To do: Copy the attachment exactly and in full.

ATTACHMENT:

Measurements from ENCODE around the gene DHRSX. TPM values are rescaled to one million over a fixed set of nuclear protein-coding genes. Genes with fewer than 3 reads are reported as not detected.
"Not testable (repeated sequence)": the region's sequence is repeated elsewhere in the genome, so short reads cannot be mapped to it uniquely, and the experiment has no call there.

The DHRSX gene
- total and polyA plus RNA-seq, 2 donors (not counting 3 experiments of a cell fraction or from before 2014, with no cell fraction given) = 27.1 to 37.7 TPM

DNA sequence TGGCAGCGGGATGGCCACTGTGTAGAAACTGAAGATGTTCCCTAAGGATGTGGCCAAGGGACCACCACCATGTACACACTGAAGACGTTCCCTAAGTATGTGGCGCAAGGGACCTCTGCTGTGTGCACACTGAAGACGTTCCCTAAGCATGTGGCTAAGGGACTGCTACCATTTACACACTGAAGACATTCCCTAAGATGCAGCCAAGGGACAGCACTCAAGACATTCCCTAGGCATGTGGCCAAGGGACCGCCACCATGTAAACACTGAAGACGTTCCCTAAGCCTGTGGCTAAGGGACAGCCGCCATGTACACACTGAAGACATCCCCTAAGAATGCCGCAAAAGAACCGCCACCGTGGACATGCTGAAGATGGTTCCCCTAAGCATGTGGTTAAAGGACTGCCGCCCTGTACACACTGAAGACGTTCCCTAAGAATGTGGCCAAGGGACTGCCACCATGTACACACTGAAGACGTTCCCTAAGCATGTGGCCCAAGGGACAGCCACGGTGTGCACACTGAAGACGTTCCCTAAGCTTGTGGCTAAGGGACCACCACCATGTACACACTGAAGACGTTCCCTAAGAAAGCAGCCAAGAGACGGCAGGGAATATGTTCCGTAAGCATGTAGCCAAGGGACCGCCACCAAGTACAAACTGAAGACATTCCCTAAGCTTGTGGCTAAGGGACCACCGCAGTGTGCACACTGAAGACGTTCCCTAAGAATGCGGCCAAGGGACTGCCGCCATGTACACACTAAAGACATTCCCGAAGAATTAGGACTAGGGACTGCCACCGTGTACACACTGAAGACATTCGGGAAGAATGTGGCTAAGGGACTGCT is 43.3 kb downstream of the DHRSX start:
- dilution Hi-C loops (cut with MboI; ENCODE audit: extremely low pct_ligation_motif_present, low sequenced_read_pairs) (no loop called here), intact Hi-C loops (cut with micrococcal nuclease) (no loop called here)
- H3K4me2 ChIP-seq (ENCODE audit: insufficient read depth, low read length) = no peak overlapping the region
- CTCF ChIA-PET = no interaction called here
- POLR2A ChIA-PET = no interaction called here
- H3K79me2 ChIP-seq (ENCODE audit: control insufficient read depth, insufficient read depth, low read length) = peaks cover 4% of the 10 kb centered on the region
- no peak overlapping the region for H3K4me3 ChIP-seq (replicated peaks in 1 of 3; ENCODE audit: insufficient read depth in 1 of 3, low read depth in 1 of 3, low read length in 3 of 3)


Measurements from ENCODE around the gene DHRSX. TPM values are rescaled to one million over a fixed set of nuclear protein-coding genes. Genes with fewer than 3 reads are reported as not detected.
"Not testable (repeated sequence)": the region's sequence is repeated elsewhere in the genome, so short reads cannot be mapped to it uniquely, and the experiment has no call there.

The DHRSX gene
- total and polyA plus RNA-seq, 2 donors (not counting 3 experiments of a cell fraction or from before 2014, with no cell fraction given) = 27.1 to 37.7 TPM

DNA sequence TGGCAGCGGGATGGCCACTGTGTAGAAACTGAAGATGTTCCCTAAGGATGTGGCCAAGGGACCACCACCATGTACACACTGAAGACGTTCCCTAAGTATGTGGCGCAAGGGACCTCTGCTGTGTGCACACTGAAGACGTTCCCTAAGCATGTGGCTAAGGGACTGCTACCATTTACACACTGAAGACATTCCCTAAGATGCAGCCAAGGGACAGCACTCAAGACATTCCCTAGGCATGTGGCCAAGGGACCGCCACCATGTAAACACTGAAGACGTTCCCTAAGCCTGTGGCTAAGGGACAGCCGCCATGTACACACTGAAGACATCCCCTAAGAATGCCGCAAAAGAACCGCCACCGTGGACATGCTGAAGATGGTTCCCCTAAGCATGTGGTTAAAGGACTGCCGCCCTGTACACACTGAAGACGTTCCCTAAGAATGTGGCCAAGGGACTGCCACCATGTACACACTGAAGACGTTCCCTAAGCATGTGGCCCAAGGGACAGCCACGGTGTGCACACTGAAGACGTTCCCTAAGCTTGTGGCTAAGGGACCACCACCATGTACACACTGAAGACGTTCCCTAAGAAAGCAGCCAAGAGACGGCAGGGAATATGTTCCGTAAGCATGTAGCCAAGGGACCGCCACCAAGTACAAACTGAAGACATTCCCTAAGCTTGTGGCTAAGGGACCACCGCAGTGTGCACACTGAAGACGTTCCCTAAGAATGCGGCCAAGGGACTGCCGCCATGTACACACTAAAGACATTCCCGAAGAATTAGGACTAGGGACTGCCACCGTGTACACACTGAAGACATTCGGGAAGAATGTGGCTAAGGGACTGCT is 43.3 kb downstream of the DHRSX start:
- dilution Hi-C loops (cut with MboI; ENCODE audit: extremely low pct_ligation_motif_present, low sequenced_read_pairs) (no loop called here), intact Hi-C loops (cut with micrococcal nuclease) (no loop called here)
- H3K4me2 ChIP-seq (ENCODE audit: insufficient read depth, low read length) = no peak overlapping the region
- CTCF ChIA-PET = no interaction called here
- POLR2A ChIA-PET = no interaction called here
- H3K79me2 ChIP-seq (ENCODE audit: control insufficient read depth, insufficient read depth, low read length) = peaks cover 4% of the 10 kb centered on the region
- no peak overlapping the region for H3K4me3 ChIP-seq (replicated peaks in 1 of 3; ENCODE audit: insufficient read depth in 1 of 3, low read depth in 1 of 3, low read length in 3 of 3)